No longer just a grammy-winning retro-soul singer, long after she is gone, Amy Winehouse is a subculture on her own. With her eccentric makeup, iconic outfits, her whiskey-soaked voice and heartbreaking lyrics, her troubled personal life and her carefree personality that never cared for the norms that bound her - Amy is now looked at one of the most influential voices of the 2000s, not merely an artist gone too soon.
Amy Winehouse wearing roses in her hair while performing at the V Festival in Telford, England, August 2008. It's a lesser known fact that she disliked red roses due to superstition and got a 'bad feeling' from them.
There are countless platforms that revisit her legacy. The most recent one is at the Design Museum in London called ‘Amy: Beyond The Stage’, an exhibition which explores Winehouse through her teenage diaries, handwritten song lyrics and clothes. Amy was often portrayed in the media as a scatty, spoilt singer who found fame and let drugs astray her off the path to live a long, aspirational life. But the new exhibition shows a human side to the girl reduced to media fodder with a list of things she wanted to be when she was little. At 16, she had dreams like any young girl of her age: to own a large shoe collection, to have hair like Marilyn Monroe’s and to be photographed by the legendary David LaChapelle. Aspirations that proved she was careful, focussed and wanted to be successful in life. Aspirations that take away from the narrative that Winehouse wasn’t serious about her career and life choices. It gives a peek into what happens when empathy and support is taken away completely from the lives of those who need it the most.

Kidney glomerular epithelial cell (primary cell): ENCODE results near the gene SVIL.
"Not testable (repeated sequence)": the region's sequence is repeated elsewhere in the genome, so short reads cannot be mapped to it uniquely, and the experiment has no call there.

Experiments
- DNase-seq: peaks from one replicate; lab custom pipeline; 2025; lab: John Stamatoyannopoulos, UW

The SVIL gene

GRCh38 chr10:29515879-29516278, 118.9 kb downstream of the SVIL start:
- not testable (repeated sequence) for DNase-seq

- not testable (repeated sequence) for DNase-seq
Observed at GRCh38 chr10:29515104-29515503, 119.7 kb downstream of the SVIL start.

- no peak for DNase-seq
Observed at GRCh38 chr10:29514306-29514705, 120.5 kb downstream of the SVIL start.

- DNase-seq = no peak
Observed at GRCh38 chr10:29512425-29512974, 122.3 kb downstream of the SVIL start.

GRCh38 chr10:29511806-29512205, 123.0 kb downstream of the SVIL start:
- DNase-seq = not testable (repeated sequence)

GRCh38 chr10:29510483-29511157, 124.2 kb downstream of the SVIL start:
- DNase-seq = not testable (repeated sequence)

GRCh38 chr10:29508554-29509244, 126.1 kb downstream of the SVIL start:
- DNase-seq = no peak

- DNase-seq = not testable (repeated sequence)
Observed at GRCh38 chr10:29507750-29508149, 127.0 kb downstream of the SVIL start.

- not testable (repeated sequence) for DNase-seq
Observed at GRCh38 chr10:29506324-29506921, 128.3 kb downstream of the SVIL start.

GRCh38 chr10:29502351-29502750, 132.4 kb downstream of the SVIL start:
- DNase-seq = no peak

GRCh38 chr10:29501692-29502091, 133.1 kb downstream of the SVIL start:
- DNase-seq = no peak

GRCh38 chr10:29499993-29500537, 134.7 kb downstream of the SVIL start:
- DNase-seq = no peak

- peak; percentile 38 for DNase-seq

Here is what you can expect from the Amy: Beyond The Stage exhibition at the Design Museum in London: https://designmuseum.org/exhibitions/amy-beyond-the-stage
Amy Winehouse struggled deeply with issues of self-esteem, her addiction consumed her whole and her difficult relationships added to her misery. Things that could supposedly happen to anyone, happened to her too. But, because she was always so critically written about, misspoken to and judged so often, it made it difficult for her to recover from her habits. She said, “Fame is like terminal cancer, I wouldn't wish it on anyone.”
Amy Winehouse at her last real live show in Belgrade, Serbia on 18 June 2011.
It is astonishing then, how someone who struggled to be liked all her 20s and died of alcohol poisoning at 27 has now become a symbol of hope for many young girls around the world with the Amy Winehouse Foundation. Amy Winehouse became part of the cultural phenomenon that is ‘27 Club’, which is a list of talented artists who died before their time at the age of 27, including Brian Jones, Jimi Hendrix, Janis Joplin, Jim Morrison and Kurt Kobain.
27 Club graffiti in Tel Aviv depicting several members of the club.
Winehouse continues to inspire all things jazz, fashion, makeup and design. Here are some songs of her’s that we are listening to on loop at the Ikka Dukka studio to celebrate the life that she lived and the people she loved, instead of dwelling on the tragedy that was losing her too soon. For she was a girl in need of compassion much before she was a musical icon and in her own words, “Every bad situation is a blues song waiting to happen ''.
Loving is a losing game:
Amy Winehouse’s soulful duet with Tony Benett, Body and Soul:
Tears Dry on Their Own